Loving people 'for who they are' is a myth; what you actually do is the only thing that matters in love, and the minute you stop doing whatever it is you did that made you loved, you will no longer be so loved, regardless of what was promised.
Numerical identity does play a role, though. Even if you do come to love someone because of what that person does, you usually don't come to love everyone who does the same things. So, though you love someone, not because he or she is the one unique individual that he or she is, but because he or she is the kind of person he or she is, the *object* of your love still is that one individual (though the *reason or cause* for the love is not that individuals uniqueness but his or her be the right kind of person).
Sometimes however, it seems to me, love is not based so much on what the beloved does as on what the loving subject does (or thinks); at least I guess that this is so in many cases of non-erotic love: parents often do not love their children because the children are particularly sweet but because they themselves take such care of them and always have.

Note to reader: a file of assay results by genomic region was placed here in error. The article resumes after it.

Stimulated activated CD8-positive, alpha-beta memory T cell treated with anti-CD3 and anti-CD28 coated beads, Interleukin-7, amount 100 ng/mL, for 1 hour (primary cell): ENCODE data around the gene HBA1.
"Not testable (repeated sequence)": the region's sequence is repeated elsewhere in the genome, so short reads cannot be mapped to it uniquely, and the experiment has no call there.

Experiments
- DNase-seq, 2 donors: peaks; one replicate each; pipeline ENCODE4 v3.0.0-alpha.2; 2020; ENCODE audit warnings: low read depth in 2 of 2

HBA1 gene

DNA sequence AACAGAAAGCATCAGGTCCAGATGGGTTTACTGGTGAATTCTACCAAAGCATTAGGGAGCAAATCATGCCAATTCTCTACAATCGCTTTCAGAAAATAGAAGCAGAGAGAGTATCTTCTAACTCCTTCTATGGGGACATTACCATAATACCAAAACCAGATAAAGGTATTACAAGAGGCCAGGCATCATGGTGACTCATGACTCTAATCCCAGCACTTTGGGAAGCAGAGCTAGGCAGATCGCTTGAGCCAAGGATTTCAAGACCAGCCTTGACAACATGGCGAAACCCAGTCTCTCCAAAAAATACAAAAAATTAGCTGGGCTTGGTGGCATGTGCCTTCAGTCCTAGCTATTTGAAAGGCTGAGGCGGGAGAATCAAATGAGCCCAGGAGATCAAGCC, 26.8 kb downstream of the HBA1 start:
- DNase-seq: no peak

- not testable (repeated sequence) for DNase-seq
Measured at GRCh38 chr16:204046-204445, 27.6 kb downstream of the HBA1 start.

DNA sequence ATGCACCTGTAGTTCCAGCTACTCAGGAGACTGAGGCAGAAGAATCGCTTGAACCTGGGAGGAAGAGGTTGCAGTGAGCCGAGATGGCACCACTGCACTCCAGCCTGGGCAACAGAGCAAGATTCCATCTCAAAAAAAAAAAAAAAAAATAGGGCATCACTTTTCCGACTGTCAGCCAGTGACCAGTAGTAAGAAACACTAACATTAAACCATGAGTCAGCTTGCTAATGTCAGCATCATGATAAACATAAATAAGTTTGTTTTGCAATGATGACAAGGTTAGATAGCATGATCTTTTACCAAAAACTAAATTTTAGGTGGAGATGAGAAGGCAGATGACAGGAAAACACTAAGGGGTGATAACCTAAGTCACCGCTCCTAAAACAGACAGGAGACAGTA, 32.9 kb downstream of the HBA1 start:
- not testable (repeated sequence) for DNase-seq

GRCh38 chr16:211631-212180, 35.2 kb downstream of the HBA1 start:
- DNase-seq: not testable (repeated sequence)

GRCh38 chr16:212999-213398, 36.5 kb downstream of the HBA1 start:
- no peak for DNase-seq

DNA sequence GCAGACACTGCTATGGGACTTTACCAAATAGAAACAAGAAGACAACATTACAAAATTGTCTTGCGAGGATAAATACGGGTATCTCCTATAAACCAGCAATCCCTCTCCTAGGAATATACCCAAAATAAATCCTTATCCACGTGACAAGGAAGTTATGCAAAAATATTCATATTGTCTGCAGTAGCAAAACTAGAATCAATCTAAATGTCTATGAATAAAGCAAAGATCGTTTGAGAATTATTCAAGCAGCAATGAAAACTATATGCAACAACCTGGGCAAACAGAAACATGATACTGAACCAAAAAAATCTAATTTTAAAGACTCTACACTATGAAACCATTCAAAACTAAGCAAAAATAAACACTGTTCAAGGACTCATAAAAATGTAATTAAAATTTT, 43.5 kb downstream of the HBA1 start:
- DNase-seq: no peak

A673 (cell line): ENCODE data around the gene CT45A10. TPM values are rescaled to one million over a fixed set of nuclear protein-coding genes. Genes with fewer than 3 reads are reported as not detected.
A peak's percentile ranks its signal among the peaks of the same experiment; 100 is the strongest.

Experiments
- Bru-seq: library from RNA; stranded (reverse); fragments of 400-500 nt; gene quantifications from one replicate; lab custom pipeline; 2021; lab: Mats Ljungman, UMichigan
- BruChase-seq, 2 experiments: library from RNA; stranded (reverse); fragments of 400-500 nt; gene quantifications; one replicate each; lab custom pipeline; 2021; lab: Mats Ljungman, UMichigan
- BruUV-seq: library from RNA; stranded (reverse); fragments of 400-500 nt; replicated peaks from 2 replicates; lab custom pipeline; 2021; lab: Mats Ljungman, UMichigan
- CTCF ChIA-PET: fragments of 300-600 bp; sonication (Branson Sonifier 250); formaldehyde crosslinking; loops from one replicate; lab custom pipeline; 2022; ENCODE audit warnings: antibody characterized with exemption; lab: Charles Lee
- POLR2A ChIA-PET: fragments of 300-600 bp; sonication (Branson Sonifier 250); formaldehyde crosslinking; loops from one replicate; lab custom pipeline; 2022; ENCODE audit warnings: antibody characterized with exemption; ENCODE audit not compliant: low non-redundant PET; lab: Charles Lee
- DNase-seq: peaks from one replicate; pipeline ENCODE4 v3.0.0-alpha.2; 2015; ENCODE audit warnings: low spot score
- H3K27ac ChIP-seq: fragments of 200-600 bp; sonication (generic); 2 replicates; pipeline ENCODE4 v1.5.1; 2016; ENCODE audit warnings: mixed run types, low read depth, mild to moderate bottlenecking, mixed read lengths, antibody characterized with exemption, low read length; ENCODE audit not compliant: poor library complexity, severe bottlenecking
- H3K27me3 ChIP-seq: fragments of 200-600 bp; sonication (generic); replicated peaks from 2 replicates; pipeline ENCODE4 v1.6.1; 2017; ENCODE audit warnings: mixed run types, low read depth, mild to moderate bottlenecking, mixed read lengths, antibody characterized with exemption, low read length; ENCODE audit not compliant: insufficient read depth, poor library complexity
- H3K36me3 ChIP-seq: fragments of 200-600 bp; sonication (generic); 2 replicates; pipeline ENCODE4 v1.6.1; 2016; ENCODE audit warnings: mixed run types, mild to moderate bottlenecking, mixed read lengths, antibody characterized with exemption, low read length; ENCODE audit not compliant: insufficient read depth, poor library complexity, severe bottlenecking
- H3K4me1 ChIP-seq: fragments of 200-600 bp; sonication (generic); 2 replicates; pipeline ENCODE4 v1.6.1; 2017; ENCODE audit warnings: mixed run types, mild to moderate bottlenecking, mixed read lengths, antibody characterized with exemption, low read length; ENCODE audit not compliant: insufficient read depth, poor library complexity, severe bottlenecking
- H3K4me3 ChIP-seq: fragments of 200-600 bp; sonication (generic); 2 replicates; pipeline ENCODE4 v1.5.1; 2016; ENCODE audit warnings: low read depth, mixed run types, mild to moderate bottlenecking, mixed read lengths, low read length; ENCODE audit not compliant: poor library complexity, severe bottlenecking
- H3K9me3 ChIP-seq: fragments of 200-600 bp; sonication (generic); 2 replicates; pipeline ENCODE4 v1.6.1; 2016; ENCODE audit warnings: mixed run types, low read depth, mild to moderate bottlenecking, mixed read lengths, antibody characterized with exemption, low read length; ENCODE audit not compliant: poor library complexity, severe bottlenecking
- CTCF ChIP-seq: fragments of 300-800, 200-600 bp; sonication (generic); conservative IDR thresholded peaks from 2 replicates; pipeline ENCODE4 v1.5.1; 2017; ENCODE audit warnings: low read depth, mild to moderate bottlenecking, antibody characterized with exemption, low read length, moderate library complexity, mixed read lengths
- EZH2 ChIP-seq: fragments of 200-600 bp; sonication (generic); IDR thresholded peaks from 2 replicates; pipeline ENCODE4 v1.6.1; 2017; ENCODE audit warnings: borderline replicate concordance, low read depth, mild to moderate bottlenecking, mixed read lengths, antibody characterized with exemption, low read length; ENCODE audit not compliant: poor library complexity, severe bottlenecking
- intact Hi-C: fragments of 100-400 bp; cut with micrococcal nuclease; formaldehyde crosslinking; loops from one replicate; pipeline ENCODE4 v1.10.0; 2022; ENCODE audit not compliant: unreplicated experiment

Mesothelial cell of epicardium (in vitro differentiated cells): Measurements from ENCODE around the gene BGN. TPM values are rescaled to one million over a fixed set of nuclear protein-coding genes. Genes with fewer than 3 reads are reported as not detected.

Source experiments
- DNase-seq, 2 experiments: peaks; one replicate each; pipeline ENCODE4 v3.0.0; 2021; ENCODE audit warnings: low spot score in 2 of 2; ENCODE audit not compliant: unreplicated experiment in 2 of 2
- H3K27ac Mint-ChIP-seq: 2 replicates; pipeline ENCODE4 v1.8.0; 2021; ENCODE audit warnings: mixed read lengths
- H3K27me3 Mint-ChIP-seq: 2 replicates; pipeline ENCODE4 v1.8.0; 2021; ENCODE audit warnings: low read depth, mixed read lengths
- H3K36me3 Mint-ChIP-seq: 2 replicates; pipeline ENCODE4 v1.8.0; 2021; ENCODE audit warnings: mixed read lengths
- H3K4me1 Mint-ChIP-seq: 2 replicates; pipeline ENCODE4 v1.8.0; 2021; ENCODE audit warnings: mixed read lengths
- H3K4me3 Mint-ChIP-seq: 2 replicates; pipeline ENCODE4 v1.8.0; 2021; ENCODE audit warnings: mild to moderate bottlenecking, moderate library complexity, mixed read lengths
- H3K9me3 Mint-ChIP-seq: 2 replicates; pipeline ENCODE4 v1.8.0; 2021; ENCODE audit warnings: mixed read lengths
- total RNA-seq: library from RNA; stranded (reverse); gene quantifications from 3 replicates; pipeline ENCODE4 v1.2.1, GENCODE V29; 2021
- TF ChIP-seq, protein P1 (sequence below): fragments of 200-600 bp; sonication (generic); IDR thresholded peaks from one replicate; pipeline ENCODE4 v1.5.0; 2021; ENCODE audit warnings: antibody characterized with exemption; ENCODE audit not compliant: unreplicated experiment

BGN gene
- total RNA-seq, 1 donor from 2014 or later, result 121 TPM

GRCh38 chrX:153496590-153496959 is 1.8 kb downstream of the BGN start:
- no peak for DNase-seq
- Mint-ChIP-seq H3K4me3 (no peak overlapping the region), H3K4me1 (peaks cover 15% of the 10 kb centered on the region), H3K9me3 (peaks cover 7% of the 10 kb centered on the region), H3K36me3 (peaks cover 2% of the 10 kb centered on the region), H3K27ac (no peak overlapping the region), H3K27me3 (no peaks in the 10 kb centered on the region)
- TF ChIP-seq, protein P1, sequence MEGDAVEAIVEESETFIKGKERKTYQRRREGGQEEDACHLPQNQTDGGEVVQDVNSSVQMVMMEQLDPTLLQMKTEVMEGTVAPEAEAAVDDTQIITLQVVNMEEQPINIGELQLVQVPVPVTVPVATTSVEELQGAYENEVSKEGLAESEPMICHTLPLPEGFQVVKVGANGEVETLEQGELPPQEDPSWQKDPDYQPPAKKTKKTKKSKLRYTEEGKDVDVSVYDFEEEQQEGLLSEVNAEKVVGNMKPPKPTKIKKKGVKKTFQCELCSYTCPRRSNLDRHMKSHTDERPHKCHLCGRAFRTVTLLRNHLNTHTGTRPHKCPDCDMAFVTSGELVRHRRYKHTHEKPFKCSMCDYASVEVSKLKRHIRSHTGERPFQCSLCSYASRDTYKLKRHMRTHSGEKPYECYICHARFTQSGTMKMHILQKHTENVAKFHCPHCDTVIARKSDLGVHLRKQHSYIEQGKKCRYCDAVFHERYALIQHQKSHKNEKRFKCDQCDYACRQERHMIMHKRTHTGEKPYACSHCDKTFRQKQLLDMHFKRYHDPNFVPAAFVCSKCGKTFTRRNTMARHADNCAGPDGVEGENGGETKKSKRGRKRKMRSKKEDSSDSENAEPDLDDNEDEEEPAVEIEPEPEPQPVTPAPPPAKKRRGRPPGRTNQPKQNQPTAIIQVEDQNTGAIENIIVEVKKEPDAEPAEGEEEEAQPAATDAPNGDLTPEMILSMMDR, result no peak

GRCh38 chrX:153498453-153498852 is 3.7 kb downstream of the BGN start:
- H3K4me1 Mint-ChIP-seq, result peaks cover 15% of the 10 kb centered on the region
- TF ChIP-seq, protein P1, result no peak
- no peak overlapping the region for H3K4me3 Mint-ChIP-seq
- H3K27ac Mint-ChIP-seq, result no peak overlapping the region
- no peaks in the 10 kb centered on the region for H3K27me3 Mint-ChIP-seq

And, indeed, if one's love for a particular person is a kind of behaviour, and if that behaviour has been rather erratically reinforced by the person one loves, we should expect it to be quite resistent to both negative reinforcement and extinction, so that you keep loving people long after they ceased to be the kind of people that made you love them. -- I'm afraid that this is not seldom for the worse of the lover.
If love is a behaviour then all thoughts are behaviours, and I'm not sure I would go that far, although expressing love definitely qualifies. But good point that there is a certain inertia involved due to how difficult it can be to undo conditioning, so it can take a while for the consequences of a change in behaviour to play out — sometimes years. Sometimes long, miserable years. I would point out regarding parents and children that their extremely close genetic relationship might cloud the definition of 'self-interest'. Also, it wasn't my intention to argue that people aren't unique. Nor that we can't love whatever collection of behaviours is unique about them.